Wednesday, July 20, 2011

Rookie Watch: Can Dylan McIlrath Force His Way To Broadway Ahead of Schedule?

The New York Rangers had tremendous success during the 2010-11 season incorporating rookies into their lineup and having those players perform at a very high level.  It is rare that a team can have significant contributions from three or four rookies in a season and still be a very competitive overall.  New York had that last season with Derek Stepan and Michael Sauer performing at very high levels for the entire season, while Ryan McDonagh and Mats Zuccarello also played well in their split seasons between the AHL and NHL.
After a season like that it would be understandable for an organization to lack talented players to step in as rookies the following season.  The Rangers do not have that problem and over the course of the next week we are going to look at some of the rookies that have a chance to make an impact on the Rangers during the 2011-12 season, whether it be in full or partial season duty.  Already this week there was an examination of Carl Hagelin and Tim Erixon in terms of making the team and their impact.   Now the focus shifts to 2010 first round draft pick Dylan McIlrath.

When McIlrath was chosen 10th overall many, including myself, were shocked at the move both for the fact the Rangers left the more highly touted Cam Fowler on the board and because they took what most draft experts felt was a reach that high.  For the Rangers the selection of McIlrath was as much of a statement on the culture of the team they want as it was on the talent he possesses.  The Rangers need to be a tougher team and McIlrath brings tremendous toughness and an intimidation factor to the table that the team did not have at the time.  The development of Michael Sauer last season helped that, but the Rangers are still low on defenders willing to clear the crease and be able to strike fear in the opposition physically, which creates an opening for McIlrath to make the squad this year.
The prevailing thought on McIlrath is that he is still at least one year away from pushing for an NHL roster spot.  Though if the Rangers Prospect Development Camp is any indication, then McIlrath has every intention of trying to change that timeline.  His improved skating and shot were some of the most discussed things to come out of the week while he still brought the presence defensively which makes him valuable.  Obviously what went on has to be taken with a grain of salt as it was against other young players and not against NHL quality players like those he will face in training camp.   Having the level he played at during development camp translate to full training camp would give him a shot at making the club.   The Rangers have shown, especially on defense, that if a player shows they are ready for the NHL, then they will get a shot regardless of their age.  The team has also had young players in each of the last two seasons change the expected timelines on their NHL arrivals by performing at high levels during camp.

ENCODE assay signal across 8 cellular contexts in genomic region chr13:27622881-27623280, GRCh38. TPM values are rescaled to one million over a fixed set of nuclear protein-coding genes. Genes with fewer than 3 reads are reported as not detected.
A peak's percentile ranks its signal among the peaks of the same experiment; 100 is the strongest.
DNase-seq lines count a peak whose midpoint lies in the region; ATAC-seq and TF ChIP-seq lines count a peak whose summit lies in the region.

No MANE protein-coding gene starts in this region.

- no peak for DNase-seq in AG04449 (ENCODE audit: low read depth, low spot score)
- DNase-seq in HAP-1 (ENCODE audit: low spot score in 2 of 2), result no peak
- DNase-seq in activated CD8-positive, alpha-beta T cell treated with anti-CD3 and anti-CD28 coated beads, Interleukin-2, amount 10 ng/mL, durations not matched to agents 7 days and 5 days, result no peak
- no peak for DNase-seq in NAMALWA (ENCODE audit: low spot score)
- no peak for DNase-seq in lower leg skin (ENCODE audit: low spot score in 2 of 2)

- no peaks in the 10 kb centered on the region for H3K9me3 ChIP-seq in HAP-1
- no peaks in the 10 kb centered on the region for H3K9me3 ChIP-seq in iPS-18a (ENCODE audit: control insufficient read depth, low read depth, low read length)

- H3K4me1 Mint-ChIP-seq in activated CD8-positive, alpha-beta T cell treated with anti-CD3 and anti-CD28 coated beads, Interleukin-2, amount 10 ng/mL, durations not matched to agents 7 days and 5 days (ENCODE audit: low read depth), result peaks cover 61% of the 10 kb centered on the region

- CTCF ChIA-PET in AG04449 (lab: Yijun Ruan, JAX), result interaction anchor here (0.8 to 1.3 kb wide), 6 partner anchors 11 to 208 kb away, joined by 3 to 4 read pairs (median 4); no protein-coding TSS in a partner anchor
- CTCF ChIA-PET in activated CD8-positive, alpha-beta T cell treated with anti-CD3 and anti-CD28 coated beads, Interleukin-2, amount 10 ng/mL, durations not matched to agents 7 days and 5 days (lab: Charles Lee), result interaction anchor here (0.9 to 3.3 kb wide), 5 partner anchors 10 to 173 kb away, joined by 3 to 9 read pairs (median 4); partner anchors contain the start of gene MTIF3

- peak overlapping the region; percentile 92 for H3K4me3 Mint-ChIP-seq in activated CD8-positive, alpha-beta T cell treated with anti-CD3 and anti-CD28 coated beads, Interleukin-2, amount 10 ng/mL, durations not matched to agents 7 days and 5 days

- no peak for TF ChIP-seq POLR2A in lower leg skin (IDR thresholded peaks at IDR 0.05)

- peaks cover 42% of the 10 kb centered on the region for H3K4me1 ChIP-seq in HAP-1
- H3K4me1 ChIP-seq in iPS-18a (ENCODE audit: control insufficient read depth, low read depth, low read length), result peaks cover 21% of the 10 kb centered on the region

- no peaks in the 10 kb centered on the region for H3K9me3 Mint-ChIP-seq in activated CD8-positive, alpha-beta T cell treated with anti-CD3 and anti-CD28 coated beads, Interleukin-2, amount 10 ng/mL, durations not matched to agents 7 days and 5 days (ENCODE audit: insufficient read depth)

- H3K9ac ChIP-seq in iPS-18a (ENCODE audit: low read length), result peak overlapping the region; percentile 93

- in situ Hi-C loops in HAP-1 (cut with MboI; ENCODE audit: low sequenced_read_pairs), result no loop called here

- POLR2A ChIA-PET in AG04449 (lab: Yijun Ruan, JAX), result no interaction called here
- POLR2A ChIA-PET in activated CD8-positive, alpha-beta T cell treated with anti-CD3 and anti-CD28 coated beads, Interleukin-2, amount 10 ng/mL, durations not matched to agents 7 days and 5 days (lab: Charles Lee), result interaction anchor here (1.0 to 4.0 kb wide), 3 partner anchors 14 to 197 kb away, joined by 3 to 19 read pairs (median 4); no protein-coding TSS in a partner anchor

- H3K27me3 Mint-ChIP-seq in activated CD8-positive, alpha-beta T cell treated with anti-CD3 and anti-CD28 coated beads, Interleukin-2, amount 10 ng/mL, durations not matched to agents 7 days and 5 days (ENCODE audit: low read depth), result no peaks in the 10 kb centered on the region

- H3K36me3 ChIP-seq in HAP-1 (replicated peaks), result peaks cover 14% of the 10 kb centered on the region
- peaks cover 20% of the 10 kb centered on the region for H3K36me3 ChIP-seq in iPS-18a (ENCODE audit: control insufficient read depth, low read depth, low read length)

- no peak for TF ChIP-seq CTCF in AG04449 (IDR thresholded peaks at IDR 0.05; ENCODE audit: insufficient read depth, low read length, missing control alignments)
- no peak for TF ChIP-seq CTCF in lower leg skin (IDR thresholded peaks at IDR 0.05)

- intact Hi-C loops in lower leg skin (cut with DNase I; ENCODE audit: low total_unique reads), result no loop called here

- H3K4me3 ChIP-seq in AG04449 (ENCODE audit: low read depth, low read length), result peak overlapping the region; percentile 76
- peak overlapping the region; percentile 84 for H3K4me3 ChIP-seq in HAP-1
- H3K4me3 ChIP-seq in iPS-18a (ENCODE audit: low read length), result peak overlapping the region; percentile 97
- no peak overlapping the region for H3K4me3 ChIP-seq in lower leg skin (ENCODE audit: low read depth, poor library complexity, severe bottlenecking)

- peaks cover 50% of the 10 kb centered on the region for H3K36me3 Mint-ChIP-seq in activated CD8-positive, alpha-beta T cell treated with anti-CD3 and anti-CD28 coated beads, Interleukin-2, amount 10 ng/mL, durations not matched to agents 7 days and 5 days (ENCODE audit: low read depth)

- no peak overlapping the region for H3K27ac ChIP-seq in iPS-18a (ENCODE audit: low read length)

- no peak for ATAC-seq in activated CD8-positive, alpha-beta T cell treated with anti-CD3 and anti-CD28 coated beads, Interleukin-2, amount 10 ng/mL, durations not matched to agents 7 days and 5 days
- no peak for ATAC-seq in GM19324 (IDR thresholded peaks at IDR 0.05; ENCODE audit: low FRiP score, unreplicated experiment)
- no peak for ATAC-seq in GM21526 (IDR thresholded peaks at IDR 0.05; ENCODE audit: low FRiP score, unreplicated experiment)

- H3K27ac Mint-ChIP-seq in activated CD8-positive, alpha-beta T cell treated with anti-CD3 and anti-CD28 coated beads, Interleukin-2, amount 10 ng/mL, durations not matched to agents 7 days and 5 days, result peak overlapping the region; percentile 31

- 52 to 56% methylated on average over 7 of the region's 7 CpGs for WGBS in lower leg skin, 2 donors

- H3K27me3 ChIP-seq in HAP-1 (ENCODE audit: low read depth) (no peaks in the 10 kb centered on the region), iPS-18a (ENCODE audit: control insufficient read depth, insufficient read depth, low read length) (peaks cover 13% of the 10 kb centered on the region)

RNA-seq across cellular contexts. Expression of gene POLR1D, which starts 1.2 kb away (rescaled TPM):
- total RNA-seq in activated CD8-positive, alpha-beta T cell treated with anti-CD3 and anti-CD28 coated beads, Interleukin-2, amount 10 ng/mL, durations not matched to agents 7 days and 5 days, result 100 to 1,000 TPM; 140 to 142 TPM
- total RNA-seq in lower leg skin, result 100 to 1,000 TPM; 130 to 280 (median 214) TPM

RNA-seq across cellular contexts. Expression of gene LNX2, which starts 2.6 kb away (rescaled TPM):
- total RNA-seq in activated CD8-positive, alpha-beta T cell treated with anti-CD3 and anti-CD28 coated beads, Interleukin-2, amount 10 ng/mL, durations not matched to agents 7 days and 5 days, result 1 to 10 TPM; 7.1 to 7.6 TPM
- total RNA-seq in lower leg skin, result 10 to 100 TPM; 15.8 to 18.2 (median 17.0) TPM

The biggest hurdle for McIlrath to make the team come from the numbers on defense where four spots are locked up, two more have very good young players likely to make the team and Steve Eminger is rumored to be coming back as a 6/7 option.  If all else is equal, then the Rangers would likely send McIlrath back to Juniors to get another year of development instead of keeping him in the NHL and burning  a contract year for someone like Del Zotto or Erixon in the minors.
The other thing that works against McIlrath might be the fact that rushing Del Zotto has had mixed results for the Rangers.  In his first year Del Zotto showed the offensive skills that had the Rangers keep him around.  In his second year, however, he struggled on both ends and eventually ended up being sent to the minors to find his game and confidence.  It goes without question that each player is different and the successes and failures of Del Zotto when he was brought into the NHL as a 19-year-old should not impact what happens with McIlrath, but in some respects it has to be there in part.
McIlrath is still a longshot to make the team this season, but if he can translate the performance against his fellow prospects last month to training camp this fall it is not out of the question that the  6-foot-4. 214 pound “truck” could roll into Broadway earlier than expected.